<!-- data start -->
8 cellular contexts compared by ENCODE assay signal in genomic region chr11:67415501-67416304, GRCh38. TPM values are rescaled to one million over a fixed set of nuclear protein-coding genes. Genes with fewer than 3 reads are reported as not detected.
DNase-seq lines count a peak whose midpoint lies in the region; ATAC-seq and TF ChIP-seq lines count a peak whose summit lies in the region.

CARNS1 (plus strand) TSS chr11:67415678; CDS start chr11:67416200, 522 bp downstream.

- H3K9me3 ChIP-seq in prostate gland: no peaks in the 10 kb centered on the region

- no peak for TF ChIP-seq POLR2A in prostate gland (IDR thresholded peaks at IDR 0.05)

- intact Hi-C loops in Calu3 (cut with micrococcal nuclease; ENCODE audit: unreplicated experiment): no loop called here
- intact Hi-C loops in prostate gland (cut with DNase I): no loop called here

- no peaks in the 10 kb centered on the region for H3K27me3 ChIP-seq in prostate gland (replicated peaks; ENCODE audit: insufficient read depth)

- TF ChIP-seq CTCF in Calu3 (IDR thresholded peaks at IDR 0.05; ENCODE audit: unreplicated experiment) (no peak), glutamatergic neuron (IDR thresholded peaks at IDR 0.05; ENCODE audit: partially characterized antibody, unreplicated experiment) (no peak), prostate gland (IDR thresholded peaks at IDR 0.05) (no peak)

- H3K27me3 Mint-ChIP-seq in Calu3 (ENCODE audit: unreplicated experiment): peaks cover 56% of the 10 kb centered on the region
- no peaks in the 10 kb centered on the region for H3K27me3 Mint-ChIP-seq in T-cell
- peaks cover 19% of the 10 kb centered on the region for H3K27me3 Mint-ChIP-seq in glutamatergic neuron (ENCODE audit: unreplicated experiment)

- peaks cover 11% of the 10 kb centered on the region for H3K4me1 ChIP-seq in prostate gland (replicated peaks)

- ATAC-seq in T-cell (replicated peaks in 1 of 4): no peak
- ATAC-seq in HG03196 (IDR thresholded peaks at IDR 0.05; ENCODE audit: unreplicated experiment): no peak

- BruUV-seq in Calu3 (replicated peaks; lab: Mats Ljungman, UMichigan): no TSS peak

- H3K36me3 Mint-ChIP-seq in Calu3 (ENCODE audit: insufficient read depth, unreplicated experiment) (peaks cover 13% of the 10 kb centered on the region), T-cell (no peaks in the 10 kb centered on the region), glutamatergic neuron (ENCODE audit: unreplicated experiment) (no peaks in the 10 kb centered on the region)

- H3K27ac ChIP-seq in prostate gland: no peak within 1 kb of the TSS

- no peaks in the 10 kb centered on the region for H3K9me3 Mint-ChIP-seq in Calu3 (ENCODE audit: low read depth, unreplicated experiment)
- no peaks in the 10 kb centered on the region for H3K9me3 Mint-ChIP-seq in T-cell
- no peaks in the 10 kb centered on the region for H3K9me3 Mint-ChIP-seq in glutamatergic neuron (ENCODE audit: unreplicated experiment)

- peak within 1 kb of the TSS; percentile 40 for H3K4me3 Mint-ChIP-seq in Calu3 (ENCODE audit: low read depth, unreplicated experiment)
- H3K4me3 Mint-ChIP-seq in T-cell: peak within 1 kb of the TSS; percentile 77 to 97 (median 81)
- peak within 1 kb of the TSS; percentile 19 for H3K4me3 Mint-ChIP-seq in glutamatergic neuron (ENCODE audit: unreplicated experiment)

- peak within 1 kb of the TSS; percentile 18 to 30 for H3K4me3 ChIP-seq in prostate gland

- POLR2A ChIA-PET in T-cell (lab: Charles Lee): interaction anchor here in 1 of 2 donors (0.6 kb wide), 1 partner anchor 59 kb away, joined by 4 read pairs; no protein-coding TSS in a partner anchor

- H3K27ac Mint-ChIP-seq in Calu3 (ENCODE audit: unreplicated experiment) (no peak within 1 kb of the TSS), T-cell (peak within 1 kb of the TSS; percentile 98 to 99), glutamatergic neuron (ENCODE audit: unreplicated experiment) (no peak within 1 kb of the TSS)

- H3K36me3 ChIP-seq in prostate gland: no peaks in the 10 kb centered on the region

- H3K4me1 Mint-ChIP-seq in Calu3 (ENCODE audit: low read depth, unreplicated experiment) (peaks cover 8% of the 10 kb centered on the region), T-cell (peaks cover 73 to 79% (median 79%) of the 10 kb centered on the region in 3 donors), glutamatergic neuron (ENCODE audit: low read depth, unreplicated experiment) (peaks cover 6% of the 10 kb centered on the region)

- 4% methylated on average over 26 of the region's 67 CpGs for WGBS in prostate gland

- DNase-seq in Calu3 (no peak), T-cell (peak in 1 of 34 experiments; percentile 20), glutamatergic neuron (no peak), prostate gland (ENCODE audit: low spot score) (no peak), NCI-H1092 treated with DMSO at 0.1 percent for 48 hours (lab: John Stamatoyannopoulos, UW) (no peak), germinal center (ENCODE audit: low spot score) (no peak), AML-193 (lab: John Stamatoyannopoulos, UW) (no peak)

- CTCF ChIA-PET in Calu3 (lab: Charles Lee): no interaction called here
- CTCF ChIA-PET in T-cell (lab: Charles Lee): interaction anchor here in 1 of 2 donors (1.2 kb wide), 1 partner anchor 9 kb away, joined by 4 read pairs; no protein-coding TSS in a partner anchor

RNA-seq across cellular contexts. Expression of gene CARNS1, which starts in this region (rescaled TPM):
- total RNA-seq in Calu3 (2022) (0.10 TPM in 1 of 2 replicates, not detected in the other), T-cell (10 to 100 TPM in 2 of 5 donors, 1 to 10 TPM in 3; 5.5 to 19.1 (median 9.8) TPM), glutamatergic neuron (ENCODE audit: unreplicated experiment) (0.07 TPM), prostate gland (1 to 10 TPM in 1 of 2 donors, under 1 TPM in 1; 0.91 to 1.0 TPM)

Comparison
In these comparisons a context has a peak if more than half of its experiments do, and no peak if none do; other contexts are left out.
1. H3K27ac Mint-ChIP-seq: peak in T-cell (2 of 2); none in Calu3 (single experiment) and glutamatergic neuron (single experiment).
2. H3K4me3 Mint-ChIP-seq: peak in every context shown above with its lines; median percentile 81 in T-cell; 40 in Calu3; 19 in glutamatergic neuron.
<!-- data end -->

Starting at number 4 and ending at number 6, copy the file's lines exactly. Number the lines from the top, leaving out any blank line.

- H3K9me3 ChIP-seq in prostate gland: no peaks in the 10 kb centered on the region

- no peak for TF ChIP-seq POLR2A in prostate gland (IDR thresholded peaks at IDR 0.05)

- intact Hi-C loops in Calu3 (cut with micrococcal nuclease; ENCODE audit: unreplicated experiment): no loop called here